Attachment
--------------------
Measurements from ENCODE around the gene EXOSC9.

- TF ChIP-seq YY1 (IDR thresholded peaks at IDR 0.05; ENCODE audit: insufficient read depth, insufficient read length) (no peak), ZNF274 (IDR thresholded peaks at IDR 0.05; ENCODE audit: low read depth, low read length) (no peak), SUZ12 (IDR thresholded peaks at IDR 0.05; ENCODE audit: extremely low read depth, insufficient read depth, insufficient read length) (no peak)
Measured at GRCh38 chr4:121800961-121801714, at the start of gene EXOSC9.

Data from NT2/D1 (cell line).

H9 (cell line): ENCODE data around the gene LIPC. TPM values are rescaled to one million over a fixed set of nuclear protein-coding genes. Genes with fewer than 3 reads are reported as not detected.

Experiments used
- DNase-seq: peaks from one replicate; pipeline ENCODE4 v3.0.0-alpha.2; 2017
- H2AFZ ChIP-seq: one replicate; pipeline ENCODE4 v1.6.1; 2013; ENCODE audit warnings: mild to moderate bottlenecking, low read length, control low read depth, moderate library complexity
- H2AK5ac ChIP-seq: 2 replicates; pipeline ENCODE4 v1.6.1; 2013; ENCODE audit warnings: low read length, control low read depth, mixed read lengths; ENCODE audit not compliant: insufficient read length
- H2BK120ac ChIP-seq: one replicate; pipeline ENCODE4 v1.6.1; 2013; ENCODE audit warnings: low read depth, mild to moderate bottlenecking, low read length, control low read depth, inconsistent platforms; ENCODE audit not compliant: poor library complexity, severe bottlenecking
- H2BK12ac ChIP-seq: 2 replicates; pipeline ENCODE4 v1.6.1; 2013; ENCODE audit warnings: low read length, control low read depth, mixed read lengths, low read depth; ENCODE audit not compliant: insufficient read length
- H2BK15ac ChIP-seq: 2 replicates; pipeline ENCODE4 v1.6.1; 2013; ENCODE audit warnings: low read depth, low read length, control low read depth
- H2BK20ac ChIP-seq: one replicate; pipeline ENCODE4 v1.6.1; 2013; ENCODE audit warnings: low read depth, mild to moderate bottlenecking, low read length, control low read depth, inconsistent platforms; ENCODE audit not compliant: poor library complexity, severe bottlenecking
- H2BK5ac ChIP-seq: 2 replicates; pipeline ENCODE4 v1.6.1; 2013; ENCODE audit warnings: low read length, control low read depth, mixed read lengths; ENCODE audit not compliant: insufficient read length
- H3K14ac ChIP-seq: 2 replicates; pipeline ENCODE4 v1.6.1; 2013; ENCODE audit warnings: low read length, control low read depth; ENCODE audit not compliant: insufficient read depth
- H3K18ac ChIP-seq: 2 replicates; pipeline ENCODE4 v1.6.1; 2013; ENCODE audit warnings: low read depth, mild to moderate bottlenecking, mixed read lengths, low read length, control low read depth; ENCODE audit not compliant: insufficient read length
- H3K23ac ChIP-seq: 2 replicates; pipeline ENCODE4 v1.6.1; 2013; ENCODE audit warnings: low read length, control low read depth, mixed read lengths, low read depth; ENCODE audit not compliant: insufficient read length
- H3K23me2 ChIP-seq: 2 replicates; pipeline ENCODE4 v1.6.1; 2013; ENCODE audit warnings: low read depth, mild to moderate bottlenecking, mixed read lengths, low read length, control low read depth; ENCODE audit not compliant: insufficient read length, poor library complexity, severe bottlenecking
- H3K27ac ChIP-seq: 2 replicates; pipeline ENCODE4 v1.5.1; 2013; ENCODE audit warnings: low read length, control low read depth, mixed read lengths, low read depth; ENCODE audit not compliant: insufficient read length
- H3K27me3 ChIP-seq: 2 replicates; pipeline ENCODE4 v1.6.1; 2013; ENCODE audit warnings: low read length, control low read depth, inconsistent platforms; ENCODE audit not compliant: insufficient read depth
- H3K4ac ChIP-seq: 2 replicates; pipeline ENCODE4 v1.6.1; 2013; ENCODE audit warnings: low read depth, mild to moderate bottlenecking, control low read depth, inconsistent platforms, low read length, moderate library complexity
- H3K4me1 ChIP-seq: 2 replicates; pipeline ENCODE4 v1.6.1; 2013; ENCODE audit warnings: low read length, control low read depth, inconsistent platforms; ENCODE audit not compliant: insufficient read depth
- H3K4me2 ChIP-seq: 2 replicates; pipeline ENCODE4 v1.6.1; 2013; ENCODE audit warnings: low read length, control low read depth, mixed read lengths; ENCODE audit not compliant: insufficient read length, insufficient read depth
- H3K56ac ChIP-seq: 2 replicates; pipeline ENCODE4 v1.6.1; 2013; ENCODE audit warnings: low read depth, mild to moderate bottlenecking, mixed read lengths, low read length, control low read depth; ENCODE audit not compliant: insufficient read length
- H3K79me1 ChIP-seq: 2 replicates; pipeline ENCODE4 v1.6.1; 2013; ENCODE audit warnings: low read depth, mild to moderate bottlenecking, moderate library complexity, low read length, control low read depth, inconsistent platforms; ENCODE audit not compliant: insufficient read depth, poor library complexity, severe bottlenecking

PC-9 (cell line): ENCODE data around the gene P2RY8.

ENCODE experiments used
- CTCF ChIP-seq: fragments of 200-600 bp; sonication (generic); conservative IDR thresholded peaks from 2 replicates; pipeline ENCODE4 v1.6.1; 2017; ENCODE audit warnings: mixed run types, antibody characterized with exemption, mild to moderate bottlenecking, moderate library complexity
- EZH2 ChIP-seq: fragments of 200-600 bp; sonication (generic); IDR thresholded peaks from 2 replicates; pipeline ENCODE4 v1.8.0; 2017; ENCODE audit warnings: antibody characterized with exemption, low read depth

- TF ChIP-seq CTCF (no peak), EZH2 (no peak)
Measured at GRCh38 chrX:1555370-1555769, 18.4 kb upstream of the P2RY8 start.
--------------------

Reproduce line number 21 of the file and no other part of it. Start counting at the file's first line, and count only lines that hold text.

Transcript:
- H3K4ac ChIP-seq: 2 replicates; pipeline ENCODE4 v1.6.1; 2013; ENCODE audit warnings: low read depth, mild to moderate bottlenecking, control low read depth, inconsistent platforms, low read length, moderate library complexity